Could an Atheist handle a proof of God?

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Could an Atheist handle a proof of God?

Postby Mu » Wed Sep 06, 2006 4:21 pm

In the general forum is a post on "do atheist believe?" and that got me thinking: Could atheism survive a "proof" of the existence of a higher being? Is the non-existence of a God required for atheism to work, or could it work just as well under the "there might be a God but I don't care" attitude?
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Re: Could an Atheist handle a proof of God?

Postby Kazim » Wed Sep 06, 2006 4:49 pm

Mu wrote:In the general forum is a post on "do atheist believe?" and that got me thinking: Could atheism survive a "proof" of the existence of a higher being? Is the non-existence of a God required for atheism to work, or could it work just as well under the "there might be a God but I don't care" attitude?


Taking your hypothetical that the existence of God was someday proven beyond reasonable doubt, my opinion is that atheism would survive -- just as theism could survive a disproof of God. The reason is that there are always irrational people.

However, the roles would then be the reverse of what we perceive them to be now. People who accept the existence of God based on this (hypothetical) definitive proof would be acting rationally. People who continued to not believe in the proven God in the face of overwhelming evidence would be rightly accused of dogma.

Recently on the Non-Prophets, we discussed the X-Files, a show which I personally don't like. The point was made that in the X-Files universe, unlike our universe, supernatural events have been shown to real many times. So while it appears, superficially, that Scully is the hard-nosed, rationalist skeptic and Mulder is the starry-eyed guy who lives in a fantasy world, in the "reality" of X-Files, the opposite is true. Mulder accepts things based on evidence while Scully refuses to do so.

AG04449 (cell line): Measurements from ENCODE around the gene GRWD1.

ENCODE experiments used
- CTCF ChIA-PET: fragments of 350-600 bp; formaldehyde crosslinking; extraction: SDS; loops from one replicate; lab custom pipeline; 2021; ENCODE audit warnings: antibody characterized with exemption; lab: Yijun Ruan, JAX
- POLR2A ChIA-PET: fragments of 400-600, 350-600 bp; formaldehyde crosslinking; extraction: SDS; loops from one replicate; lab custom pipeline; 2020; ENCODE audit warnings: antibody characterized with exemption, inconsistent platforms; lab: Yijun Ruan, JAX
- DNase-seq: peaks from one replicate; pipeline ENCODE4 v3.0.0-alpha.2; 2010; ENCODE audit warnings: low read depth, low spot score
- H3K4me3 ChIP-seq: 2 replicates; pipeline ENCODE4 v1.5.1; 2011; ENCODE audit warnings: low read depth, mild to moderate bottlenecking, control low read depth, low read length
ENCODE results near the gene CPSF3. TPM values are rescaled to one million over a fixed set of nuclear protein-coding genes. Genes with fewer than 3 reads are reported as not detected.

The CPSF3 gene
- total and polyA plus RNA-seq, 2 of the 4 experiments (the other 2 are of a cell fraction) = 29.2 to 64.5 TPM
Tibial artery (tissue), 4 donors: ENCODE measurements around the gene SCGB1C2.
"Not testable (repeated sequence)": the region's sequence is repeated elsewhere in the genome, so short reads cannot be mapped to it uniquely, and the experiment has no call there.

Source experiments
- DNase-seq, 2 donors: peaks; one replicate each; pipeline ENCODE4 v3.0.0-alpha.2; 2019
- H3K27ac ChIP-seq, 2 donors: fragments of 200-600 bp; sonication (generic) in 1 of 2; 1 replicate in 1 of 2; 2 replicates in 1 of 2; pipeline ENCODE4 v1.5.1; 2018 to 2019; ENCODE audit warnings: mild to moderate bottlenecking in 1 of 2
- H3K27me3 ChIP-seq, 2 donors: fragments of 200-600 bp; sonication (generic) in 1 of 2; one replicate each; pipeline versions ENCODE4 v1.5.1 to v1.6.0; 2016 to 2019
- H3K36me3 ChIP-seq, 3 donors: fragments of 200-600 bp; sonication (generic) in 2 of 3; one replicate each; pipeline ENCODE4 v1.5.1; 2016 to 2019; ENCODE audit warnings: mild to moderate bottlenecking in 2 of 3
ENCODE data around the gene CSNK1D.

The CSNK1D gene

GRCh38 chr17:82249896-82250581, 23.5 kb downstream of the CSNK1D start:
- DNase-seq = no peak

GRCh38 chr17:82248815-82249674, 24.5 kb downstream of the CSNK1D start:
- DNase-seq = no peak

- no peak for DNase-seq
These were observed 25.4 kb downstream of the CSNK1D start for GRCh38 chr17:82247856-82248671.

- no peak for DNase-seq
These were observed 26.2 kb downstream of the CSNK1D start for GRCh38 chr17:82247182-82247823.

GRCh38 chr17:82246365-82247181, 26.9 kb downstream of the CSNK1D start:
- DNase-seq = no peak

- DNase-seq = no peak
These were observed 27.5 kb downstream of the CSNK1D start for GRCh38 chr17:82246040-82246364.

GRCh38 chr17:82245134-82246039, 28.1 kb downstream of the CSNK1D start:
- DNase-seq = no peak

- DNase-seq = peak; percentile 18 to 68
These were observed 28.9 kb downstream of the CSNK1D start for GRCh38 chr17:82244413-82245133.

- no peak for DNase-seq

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Postby Sans_Deity » Wed Sep 06, 2006 7:02 pm

I've thought more about the X-files issue and I think I've come to the conclusion that they're both acting rationally at times and irrationally at other times - the key being that they don't have the same evidence....while the audience is in the position of having all (or most of) the evidence and would tend to judge them differently.

Mulder, for example, often has a rational basis for his hypotheses on a given case - based on empirical evidence that he's had access to, and others haven't. To Scully, this will appear irrational because she doesn't have the evidence.

At other times, Mulder will make an illogical leap to a superstitious explanation (based on being right in the past) and turn out to be wrong - those episodes end up justifying Scully as the rational one.